Patrick Nero, who has served as America East Commissioner for the past six seasons, has been hired as the Athletic Director at George Washington University. Prior to his time at the head of the America East, Nero served as the Athletic Director at the University of Maine for three seasons.
Nero played a role in the America East’s widely lauded and highly successful decision to begin hosting a joint men’s and women’s basketball tournament, but his tenure at the helm of the “AE” has otherwise been defined more by what didn’t materialize than by what did. Under Nero, the America East failed to find a tenth member, failed to become an all-sports conference, failed to increase the America East’s “brand appeal” or ensure any sort of conference stability. It is difficult to characterize the America East’s overall athletic profile as being any stronger now than when Nero assumed his leadership position.
Specifically, basketball been on a steady downward trajectory since Nero took over the reins in August of 2005. Under Nero, America East men’s hoops has nosedived in both talent and on-the-court product. No men’s basketball team has won an NCAA Tournament game since Nero became commissioner – only two of the six NCAA Tournament games during Nero’s tenure even saw the AE representative keep the outcome in doubt for a majority of the contest – and the overall strength of the conference from 2005-2011 never managed to match that of the teams from the first half of the decade, let alone exceed that benchmark. Continue reading “Nero leaves position as America East Commissioner, is named Athletic Director at George Washington University”
While Marqus Blakely made headlines recently by signing with the Houston Rockets and becoming the first Vermont Catamount to make the NBA, the player who was supposed to have claimed that title, Taylor Coppenrath, continues to quietly carve out one of the most successful careers of any recent America East alumni in professional basketball. The success continued last week, as Coppenrath helped to lead his club, C.B. Murcia, to a championship.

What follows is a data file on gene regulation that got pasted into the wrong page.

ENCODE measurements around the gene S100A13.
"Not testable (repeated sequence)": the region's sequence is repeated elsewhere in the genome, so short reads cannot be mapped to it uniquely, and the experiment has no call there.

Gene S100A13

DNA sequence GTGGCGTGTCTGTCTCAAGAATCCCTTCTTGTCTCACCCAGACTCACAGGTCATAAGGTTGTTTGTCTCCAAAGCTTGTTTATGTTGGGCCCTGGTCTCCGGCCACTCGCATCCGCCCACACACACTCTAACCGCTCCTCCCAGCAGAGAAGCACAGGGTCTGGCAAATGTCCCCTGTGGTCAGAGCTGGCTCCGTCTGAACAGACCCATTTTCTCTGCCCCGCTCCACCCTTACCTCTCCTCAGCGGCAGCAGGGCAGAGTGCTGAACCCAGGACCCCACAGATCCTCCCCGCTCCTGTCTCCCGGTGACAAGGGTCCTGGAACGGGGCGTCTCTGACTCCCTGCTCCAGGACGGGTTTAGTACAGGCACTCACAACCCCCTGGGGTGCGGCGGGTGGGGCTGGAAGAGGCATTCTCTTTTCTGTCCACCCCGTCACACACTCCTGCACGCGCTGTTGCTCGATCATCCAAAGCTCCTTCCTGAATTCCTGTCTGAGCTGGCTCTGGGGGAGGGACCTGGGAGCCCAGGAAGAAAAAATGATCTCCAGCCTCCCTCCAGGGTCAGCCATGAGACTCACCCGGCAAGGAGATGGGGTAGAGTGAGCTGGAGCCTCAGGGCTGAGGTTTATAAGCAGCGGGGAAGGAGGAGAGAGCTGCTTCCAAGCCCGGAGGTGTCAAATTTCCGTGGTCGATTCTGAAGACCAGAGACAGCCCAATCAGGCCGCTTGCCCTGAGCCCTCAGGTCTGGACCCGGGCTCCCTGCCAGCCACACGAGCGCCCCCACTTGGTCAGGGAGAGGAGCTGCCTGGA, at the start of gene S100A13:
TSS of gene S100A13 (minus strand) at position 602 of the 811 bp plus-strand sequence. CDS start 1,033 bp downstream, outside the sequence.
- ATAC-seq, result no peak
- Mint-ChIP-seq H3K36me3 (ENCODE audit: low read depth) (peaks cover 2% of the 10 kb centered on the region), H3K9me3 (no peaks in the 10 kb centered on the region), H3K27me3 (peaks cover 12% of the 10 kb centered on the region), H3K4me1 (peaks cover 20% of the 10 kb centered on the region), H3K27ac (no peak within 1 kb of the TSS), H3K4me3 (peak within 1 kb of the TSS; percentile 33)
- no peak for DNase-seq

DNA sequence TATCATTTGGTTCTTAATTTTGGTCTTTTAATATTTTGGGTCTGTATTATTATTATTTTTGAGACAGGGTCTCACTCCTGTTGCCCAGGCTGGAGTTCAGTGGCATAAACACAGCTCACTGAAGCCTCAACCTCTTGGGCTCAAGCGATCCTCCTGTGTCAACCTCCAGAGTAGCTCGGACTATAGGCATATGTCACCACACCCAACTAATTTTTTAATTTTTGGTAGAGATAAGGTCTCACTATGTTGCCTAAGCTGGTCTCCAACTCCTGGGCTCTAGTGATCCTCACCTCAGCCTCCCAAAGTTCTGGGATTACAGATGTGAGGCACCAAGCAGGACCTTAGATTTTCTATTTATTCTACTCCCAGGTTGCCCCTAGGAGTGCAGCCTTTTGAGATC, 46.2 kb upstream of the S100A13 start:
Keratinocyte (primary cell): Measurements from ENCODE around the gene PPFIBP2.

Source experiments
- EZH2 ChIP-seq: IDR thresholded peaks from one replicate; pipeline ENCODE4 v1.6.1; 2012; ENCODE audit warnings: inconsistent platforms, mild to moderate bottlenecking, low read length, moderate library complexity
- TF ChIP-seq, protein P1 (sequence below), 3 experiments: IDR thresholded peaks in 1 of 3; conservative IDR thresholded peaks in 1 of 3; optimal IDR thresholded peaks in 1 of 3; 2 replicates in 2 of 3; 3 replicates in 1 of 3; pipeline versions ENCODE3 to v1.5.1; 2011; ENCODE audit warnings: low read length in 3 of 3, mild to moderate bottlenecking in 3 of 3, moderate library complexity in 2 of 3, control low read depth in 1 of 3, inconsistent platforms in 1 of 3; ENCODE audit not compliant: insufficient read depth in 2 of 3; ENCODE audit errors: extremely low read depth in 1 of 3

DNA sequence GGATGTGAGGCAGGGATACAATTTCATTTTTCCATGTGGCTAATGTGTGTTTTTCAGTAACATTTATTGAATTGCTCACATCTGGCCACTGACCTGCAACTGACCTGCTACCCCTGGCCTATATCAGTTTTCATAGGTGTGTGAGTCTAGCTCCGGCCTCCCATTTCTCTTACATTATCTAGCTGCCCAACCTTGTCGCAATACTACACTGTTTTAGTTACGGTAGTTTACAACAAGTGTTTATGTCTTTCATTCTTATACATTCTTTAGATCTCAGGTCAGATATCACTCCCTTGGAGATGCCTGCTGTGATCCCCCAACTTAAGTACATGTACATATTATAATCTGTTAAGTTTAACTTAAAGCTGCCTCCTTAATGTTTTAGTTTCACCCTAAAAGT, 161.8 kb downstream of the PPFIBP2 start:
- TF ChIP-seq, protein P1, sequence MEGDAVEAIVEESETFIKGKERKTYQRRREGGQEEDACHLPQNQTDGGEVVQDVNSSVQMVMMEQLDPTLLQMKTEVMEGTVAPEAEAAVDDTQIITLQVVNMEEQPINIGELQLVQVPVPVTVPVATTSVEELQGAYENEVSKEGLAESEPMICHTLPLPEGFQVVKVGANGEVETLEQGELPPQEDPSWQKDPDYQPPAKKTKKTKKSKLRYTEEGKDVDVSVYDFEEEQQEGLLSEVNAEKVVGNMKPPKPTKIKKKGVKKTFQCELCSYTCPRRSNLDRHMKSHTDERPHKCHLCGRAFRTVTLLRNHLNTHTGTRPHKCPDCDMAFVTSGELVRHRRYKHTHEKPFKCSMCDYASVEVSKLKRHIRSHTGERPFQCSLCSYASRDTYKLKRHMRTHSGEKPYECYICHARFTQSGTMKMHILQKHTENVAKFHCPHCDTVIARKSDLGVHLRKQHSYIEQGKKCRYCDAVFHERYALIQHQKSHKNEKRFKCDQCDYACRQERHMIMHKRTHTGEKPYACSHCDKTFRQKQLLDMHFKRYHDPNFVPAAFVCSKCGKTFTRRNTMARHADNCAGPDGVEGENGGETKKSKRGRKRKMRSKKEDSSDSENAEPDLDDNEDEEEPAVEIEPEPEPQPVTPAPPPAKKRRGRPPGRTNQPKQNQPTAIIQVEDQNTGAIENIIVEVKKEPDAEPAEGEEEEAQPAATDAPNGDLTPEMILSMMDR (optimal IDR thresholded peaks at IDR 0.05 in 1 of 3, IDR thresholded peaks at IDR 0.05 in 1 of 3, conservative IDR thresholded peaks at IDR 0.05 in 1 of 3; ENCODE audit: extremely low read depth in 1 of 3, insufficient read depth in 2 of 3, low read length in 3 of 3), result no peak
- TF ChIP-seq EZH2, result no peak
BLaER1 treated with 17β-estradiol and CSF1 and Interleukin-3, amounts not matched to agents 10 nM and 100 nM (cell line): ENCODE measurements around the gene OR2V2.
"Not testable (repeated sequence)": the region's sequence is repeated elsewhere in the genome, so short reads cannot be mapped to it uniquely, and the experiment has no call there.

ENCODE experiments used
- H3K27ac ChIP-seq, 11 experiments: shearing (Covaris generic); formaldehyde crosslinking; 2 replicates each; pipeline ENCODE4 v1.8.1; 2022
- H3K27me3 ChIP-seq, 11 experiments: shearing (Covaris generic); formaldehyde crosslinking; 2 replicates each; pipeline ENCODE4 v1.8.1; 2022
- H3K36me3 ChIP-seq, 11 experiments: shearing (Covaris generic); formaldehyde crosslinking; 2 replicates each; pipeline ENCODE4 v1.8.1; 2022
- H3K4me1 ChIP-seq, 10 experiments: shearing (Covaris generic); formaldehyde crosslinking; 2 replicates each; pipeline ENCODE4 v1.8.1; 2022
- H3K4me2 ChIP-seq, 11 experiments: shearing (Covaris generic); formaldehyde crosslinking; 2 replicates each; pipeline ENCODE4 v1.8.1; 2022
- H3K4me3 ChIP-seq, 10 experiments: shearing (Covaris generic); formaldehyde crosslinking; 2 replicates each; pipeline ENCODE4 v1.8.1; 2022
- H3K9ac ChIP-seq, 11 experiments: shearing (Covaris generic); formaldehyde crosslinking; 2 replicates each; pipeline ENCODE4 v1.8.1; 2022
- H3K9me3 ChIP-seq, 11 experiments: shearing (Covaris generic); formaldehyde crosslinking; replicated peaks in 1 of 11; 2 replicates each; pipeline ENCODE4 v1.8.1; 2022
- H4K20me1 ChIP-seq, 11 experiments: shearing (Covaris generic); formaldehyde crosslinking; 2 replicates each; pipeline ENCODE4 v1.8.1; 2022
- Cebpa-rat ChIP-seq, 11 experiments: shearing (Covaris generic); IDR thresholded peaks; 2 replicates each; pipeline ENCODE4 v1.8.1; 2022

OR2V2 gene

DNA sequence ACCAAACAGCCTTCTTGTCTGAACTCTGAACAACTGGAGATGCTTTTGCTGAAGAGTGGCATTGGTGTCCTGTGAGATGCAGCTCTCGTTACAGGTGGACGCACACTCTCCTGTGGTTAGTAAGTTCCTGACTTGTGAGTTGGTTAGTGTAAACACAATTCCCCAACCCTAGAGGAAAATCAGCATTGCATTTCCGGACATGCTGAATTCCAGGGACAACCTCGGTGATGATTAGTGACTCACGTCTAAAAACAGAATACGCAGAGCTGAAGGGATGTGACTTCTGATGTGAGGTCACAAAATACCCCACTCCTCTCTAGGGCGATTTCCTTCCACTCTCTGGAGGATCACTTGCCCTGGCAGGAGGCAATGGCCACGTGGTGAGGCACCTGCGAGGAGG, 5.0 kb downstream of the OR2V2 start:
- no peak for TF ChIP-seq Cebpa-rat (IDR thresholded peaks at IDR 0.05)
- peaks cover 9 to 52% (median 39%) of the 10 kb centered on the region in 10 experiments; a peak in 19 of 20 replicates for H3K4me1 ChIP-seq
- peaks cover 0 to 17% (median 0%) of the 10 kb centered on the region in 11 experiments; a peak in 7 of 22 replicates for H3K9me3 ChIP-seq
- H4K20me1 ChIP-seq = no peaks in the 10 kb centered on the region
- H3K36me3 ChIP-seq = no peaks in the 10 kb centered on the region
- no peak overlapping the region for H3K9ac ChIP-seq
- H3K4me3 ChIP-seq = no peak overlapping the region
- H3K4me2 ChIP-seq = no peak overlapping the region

On April 15, Coppenrath scored 16 points on 7-of-11 shooting and pulled down nine rebounds in Murcia’s 112-111 overtime victory. The win clinched the regular season Spanish LEB Gold (also known as the “second division”) title. As is the case throughout Europe, the Spanish divisions are cyclical. The regular-season champion and playoff champion from the second division move up to the first division the following season and, conversely, the bottom two teams from the first division drop down. With the win, Murcia, which finished with a 30-4 record, clinched a spot in the Spanish ACB (first division), widely considered to be the best domestic league in the world outside of the NBA, next season. Continue reading “Coppenrath wins championship: Helps carry Spanish Club C.B. Murcia to LEB Gold championship and trip back to first division.”
Former Vermont Catamount Marqus Blakely signed a three-year non-guaranteed contract with the Rockets on Tuesday, becoming the first Catamount to make it to the NBA.
Blakely, a two-time America East Player of the Year and three-time America East Defensive Player of the Year, was a 6’5” power forward in college who was deemed a “tweener” leading up to the 2010 NBA draft – too small to play power forward in the NBA and without the skills (ballhanding, outside shot and perimeter defense) to play the small forward position at a high level. After going undrafted, he played in the Summer League for the Clippers before being invited to NBA training camp.
Blakely’s energy and enthusiasm made him a fan favorite and made many believers around the Clippers organization and NBA as a whole; however, he was released on the final day before the NBA tip-off as the last man cut by the Clippers. Continue reading “Blakely gets called up to “The Show””
John Holland is officially wading into the waters of professional basketball, as he has been invited to (and will participate in) the 2011 Portsmouth Invitational Tournament, which starts today and runs through April 9th at Churchland H.S., in Portsmouth, Va.
The “PIT,” which enters its 59th year, is the oldest amateur tournament, having been run continuously since 1953, and is a by-invitation-only showcase for some of the best college seniors in the nation. The tournament itself consists of eight teams and 12 games, and serves as the first of two NBA pre-draft camps, the second being in Orlando (previously Chicago). 200 NBA scouts, officials and front office personnel are expected to watch the PIT, as well as numerous European scouts and owners.
While the Portsmouth Invitational likes to bill itself as a big-time NBA camp, citing such former participants as Scottie Pippen, Dennis Rodman, John Stockton, Tim Hardaway, Ben Wallace, Avery Johnson and Rick Barry, to name a few, it is in reality a showcase for marginal NBA prospects. Of the 64 participants in 2009, only six were drafted, none in the first round. Continue reading “John Holland invited to Portsmouth Invitational Tournament”